Call it 'Connected Computing'?
An oft-ignored downside of the label of 'cloud computing' is the meaning of the verb form, 'to cloud': that is, "to envelop or hide; to make unclear or confused." If we had instead called this model 'connected computing,' imagine the positive consequences.
First, note well that the image of the cloud wasn't introduced by vendors, but by IT buyers. If you look at sources like Google Trends, you'll see that searches for the phrase "cloud computing" started to surge fully a year before salesforce.com tethered cloud-shaped balloons in front of San Francisco's Moscone Center in November 2008, and more than two years before Microsoft started to claim that it was "all in...across every dimension of the cloud."
Where did today's cloud images first arise? I'm sure that no one has any doubt that clouds first appeared on the whiteboards of IT architects, serving as placeholders for the pieces of their systems that would be owned and operated—and therefore, built and maintained—by others. That's what 'cloud' is all about; mislabeling a local installation of the mechanisms of the cloud, as an aspirational 'private cloud', is therefore simply inaccurate...but that label is as firmly entrenched as any "systems delusion" (in John Gall's immortal phrase) can be.
Let's accept that reality and move on – because we can have a better label, anyway. We can have a label that's based on what cloud is, from the point of those who use it, instead of one that expresses what it isn't to those who have to operate IT functions.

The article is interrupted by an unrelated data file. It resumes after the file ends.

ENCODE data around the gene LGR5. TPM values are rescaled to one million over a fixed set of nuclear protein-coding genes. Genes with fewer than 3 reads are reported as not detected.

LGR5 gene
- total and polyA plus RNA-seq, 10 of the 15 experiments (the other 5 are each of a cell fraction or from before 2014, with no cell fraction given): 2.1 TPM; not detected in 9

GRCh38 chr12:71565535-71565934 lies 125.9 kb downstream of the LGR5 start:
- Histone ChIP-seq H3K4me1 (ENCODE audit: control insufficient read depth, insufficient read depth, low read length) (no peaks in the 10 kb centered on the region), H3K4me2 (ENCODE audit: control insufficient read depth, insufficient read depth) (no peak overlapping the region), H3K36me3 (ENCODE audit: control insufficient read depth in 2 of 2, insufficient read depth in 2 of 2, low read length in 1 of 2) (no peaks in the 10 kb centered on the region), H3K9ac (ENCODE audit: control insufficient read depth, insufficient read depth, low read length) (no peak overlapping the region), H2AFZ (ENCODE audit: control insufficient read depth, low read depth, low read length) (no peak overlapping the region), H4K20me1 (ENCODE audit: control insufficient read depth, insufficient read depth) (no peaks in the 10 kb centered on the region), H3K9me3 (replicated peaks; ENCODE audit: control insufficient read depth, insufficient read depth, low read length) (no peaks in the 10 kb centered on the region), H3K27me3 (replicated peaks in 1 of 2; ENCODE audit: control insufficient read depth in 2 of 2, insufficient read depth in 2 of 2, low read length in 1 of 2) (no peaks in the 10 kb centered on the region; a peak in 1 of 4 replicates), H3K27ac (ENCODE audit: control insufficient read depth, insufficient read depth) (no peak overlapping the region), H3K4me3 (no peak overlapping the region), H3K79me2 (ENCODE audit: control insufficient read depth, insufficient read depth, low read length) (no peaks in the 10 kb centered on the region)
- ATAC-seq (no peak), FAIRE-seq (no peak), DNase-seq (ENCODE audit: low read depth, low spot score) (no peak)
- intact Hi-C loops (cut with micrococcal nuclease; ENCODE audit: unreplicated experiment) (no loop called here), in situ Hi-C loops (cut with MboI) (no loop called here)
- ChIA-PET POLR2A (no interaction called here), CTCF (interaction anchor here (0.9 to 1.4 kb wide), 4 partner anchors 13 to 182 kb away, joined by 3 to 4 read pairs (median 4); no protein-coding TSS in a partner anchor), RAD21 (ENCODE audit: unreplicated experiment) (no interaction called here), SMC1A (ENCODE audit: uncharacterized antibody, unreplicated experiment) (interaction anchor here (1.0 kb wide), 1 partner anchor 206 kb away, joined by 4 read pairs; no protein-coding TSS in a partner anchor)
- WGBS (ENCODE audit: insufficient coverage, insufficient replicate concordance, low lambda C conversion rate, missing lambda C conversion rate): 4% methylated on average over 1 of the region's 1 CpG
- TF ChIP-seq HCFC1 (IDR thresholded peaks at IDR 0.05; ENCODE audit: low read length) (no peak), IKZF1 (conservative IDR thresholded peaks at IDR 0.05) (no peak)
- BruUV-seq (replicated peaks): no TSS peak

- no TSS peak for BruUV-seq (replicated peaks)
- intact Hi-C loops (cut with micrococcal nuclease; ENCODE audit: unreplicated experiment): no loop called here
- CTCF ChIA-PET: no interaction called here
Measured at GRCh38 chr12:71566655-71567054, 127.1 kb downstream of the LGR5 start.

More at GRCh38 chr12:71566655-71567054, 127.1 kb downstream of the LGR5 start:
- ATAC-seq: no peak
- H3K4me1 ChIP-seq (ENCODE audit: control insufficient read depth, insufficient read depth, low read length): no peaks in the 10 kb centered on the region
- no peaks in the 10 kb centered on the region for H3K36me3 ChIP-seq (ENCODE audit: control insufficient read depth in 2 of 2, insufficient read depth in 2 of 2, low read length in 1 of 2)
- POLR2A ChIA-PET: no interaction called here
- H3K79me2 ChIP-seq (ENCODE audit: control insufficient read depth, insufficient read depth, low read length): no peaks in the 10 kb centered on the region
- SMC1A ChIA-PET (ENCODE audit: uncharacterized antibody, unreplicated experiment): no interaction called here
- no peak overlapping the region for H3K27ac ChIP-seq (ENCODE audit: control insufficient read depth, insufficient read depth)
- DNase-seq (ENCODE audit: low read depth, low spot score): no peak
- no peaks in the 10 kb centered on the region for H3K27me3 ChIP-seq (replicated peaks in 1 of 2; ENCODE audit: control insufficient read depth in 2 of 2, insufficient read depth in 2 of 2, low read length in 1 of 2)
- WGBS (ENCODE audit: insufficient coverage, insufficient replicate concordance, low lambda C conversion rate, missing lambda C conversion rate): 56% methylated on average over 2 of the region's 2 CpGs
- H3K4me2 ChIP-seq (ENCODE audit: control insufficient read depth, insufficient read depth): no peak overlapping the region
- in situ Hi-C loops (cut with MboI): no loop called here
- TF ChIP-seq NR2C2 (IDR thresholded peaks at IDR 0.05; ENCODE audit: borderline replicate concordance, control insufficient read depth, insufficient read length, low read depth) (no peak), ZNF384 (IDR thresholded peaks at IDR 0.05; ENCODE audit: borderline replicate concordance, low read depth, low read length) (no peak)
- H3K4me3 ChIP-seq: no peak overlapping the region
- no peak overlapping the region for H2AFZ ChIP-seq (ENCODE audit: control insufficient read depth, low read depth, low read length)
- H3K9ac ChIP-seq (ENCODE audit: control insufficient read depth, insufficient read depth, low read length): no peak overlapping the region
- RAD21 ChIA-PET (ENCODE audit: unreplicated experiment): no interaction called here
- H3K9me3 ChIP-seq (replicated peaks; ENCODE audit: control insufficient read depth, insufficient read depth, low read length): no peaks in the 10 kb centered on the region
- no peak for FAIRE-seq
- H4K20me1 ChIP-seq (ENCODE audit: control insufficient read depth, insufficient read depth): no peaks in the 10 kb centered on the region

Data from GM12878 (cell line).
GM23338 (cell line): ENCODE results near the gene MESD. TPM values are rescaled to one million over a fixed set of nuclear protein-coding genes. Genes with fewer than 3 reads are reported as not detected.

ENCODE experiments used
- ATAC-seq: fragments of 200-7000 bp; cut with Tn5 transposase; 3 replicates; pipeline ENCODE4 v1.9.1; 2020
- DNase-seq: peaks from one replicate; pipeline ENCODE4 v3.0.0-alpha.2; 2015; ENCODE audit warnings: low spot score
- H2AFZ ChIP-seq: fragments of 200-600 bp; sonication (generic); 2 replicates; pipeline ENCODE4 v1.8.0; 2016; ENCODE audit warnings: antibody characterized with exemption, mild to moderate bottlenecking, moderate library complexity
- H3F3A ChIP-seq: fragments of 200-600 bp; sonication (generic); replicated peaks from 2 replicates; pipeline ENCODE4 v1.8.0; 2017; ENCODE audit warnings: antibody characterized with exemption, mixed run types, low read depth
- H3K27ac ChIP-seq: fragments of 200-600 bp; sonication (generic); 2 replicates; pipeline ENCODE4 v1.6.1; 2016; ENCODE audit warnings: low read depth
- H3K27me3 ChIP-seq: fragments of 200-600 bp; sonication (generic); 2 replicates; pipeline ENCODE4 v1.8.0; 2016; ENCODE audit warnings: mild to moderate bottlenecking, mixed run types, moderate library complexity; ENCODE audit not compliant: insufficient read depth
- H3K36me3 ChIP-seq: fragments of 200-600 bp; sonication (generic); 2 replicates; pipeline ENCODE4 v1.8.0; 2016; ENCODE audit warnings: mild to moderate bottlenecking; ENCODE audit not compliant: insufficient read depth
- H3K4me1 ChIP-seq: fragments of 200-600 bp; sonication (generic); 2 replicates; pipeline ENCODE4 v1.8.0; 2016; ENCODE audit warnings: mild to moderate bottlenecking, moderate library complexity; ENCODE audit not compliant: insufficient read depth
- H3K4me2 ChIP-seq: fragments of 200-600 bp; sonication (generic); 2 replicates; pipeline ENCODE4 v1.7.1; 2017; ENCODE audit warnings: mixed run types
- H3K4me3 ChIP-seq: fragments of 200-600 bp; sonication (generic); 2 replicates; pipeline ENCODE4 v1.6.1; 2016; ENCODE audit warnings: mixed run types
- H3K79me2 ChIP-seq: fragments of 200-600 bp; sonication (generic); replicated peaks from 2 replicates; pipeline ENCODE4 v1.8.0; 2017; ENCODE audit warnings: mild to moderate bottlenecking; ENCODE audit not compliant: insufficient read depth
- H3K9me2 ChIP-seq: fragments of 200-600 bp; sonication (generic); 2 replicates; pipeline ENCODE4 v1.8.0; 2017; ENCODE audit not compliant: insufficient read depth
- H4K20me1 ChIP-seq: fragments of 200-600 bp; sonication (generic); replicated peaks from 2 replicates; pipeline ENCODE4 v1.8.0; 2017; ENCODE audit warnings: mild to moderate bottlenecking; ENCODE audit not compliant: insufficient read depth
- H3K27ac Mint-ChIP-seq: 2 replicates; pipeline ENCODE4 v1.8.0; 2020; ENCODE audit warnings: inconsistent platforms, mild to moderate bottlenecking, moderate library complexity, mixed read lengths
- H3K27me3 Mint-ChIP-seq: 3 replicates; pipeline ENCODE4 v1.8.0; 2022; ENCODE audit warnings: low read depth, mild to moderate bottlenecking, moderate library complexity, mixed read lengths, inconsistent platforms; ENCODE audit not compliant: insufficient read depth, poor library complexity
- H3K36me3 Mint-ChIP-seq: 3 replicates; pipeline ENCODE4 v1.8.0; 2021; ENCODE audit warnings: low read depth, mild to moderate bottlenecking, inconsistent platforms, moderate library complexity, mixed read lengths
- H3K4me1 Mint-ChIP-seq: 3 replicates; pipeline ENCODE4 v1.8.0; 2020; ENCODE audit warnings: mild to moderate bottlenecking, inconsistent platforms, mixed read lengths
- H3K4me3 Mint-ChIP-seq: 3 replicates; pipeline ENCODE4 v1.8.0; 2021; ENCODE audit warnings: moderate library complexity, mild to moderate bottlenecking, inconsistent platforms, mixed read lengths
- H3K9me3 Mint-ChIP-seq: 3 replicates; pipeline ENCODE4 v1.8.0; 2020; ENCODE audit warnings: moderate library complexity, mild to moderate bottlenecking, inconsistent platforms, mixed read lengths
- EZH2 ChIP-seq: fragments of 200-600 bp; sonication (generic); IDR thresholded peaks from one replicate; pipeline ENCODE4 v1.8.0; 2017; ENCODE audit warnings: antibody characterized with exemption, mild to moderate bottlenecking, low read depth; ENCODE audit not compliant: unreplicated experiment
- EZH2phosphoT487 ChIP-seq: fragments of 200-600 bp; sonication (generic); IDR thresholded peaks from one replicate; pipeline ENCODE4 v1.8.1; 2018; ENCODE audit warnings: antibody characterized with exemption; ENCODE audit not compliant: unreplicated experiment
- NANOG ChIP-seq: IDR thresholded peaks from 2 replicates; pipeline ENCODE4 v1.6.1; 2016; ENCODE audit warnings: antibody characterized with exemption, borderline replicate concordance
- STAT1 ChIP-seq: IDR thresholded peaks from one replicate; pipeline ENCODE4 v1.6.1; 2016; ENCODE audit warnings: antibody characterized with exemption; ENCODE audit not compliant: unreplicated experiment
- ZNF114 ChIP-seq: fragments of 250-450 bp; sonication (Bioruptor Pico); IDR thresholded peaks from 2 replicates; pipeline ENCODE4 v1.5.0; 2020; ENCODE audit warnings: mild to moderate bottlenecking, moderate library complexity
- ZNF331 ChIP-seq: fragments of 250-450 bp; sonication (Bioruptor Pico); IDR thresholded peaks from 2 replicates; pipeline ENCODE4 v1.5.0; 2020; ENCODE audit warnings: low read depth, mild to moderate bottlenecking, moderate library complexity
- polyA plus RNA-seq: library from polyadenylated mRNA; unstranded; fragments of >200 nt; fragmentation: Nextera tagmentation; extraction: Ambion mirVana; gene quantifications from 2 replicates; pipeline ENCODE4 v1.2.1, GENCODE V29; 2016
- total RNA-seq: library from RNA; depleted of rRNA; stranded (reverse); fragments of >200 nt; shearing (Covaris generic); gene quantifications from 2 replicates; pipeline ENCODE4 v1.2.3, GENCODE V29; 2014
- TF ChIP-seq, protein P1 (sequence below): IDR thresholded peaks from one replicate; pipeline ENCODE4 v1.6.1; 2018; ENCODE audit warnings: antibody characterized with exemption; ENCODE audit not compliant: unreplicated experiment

We can start to talk about 'connected computing'.
After all, what's more interesting? The operational ease of the cloud, or the commanding business advantage that comes from being connected to customers and partners and suppliers? We don't get paid to make life easier for ourselves; we get paid to create greater value for others. 'Connected computing' is an idea that's inseparable from that creation of upside value.
The label of 'cloud computing' makes life too easy for those who would like to cloudwash aging offerings. Adding the adjective 'private' to the label du jour of 'cloud' sounds irresistible, as long as no true cloud offeror is in the room to point out the downside. (When Schrödinger tried putting a cloud in a box, instead of doing his quantum experiment with a cat, the cloud in the box died every time.)
Adding the falsely comforting adjective 'private' to 'connected computing' makes the oxymoron impossible to hide. "We prefer private connected computing"? Prima facie silly.
Try this thought experiment on yourself (or if you don't need it, jump directly to trying it on your CEO and his or her barons in the business units): imagine saying, now that fully networked computing is the norm,
We've decided to make a bold and innovative break from the mainstream of enterprise IT.
- Instead of paying only for what we use, day to day, we're going to tie up capital and real estate and talent in owning and maintaining our peak-load capacity.
- Instead of interacting directly with customers and partners using established, large-scale networks, we're going to pay more for less capable connections.
- Instead of building a workplace that attracts today's best talent to build tomorrow's industry leader of 2021, we're going to preserve (but further complexify) an IT environment that would have been recognizable in 1991 and utterly familiar in 2001.
Or don't you actually feel a need to try that?
Good labels don't merely describe what something is, but also clearly demarcate the boundary of what isn't. Let's do some connected computing.
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